The only time a pawn may move diagonally is when capturing an opponent’s piece. Pawns may capture an opponent’s piece on either of the diagonal spaces to the left or right ahead of the piece. As part of capturing the piece, the pawn will move diagonally to replace the captured piece. A pawn cannot capture an adjacent piece on any other square, or move diagonally without capturing.
The rook, sometimes called the castle, can move any number of squares horizontally along its current row (rank) or column (file). It cannot pass through pieces of the same colour, and can capture pieces of the opposite colour by moving onto an occupied space. It cannot move diagonally for any reason.
Knights are the only chess piece that may be moved ‘through’ other pieces by ‘jumping’ over them. It captures pieces as normal by landing on a space occupied by a piece of the opposite colour and cannot move to a square occupied by a piece of the same colour, but may move over pieces of either colour during its move.
Knights move in a fixed ‘L’ pattern: two squares forward, backward, left or right, then one square horizontally or vertically, or vice versa - one square forward, backward, left or right, followed by two squares horizontally or vertically to complete the ‘L’ shape.
This means that the knight can always move to the closest square that is not on its current row (rank), column (file) or directly adjacent diagonally.
The knight must move the full distance - it cannot move just two squares in a straight line without also moving one to the side, for instance.
The bishop can move any number of squares diagonally - this means it always moves along the diagonal line of squares matching the current colour of its square. This means that each player begins the game with one bishop that can move on each colour. A bishop cannot move horizontally or vertically for any reason. It cannot move through pieces of the same colour, and captures a piece of the opposite colour by moving onto its square.
The queen may move any number of squares horizontally, vertically or diagonally. These movements must be made in a single straight line during a single turn. (In other words, you can’t move three squares diagonally, followed by three spaces vertically.) The queen cannot move through pieces of the same colour, and captures a piece of the opposite colour by moving onto its square.
The king moves a single space horizontally, vertically or diagonally. The king cannot move into a space that would grant a check or checkmate to the opponent player.
As an exception to all other chess pieces, the king is never captured - a player loses the match when the king is placed into checkmate, which would lead to an unavoidable capture on the opponent’s next turn.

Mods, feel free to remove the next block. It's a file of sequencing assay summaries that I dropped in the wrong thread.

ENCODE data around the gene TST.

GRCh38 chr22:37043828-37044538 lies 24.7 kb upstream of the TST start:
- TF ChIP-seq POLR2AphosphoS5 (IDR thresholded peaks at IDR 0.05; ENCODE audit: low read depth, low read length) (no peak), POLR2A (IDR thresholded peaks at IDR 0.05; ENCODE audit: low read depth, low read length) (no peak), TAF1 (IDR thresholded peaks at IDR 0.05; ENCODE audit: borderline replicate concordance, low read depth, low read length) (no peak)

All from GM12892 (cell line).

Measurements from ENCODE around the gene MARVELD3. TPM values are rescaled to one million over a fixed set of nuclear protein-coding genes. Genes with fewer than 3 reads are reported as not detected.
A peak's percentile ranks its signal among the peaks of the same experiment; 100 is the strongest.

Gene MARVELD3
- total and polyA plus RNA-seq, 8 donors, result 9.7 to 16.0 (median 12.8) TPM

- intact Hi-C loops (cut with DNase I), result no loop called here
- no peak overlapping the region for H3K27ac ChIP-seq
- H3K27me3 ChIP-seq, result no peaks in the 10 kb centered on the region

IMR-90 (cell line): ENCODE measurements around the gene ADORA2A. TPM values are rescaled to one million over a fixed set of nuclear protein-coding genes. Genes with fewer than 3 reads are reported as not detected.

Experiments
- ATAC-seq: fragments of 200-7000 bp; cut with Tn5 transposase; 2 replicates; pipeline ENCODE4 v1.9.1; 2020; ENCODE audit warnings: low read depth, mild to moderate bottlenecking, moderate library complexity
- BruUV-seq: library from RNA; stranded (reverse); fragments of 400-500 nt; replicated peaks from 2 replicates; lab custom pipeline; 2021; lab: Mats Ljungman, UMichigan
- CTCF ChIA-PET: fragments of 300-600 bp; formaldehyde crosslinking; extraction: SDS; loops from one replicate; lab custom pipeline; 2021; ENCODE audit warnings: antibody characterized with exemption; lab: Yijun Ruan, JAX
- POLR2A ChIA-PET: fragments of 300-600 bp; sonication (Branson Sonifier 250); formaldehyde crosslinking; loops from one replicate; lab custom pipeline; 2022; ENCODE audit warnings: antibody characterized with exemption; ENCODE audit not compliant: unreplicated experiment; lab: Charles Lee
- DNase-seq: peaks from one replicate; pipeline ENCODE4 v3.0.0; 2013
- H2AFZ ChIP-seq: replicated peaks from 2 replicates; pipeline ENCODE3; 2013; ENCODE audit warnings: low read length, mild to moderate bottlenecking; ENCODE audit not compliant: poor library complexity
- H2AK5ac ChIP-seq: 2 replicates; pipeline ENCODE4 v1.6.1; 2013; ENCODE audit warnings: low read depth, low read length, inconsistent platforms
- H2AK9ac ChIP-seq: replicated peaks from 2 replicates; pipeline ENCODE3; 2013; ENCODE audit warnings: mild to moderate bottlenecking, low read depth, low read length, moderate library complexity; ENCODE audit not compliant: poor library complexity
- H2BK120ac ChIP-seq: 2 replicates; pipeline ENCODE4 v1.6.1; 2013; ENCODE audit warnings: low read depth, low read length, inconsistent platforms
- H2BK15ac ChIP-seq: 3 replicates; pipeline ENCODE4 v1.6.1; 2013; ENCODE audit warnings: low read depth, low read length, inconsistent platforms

What is check and checkmate?
When a piece moves in a way that would allow a player to capture the opponent’s king on their next turn, the attacking player typically announces “check”.
The player placed into check must move their king or move another piece to stop the attack on their next turn - either by blocking the move or capturing the attacking piece.
If a player creates a situation where their opponent cannot stop their king from being captured on the next turn, the attacking player announces “checkmate” and immediately wins the game. The king is never captured - a game of chess is won when a successful checkmate is announced.
A player can also choose to resign, granting their opponent the victory. Matches can also end in an agreed draw - for example, as the result of stalemate leaving a player without any legal moves, or if no player can win using available legal moves, a situation known as a “dead position”. One example of a dead position is when both players are left with their king as their only remaining piece on the board.
Draws can also occur as the result of advanced rules typically used in professional tournaments, including identical board positions occurring three or five times - rules known respectively as threefold repetition and fivefold repetition - or no captures or pawn moves taking place within the last 50 or 75 moves. The exact rules used can depend on the tournament and agreement between the players.
Advanced chess rules
There are a number of advanced rules that can be used in chess, along with specific openings and board positions known by a variety of names, from the Double King's Pawn Opening to the famous King’s Gambit and Queen’s Gambit.
Advanced rules can include specific variants that alter the core rules of the game, along with surrounding requirements often used in tournament settings, such as timing and the touch-move rule - which states that once a piece is touched by a player, it must make a legal move.
As this is a beginner’s guide to learning chess, we’ll only be covering some of the essential advanced rules here - rules that should always be used in conjunction with the basic rules for moving and capturing pieces, as well as the standard setup and rules for declaring checkmate.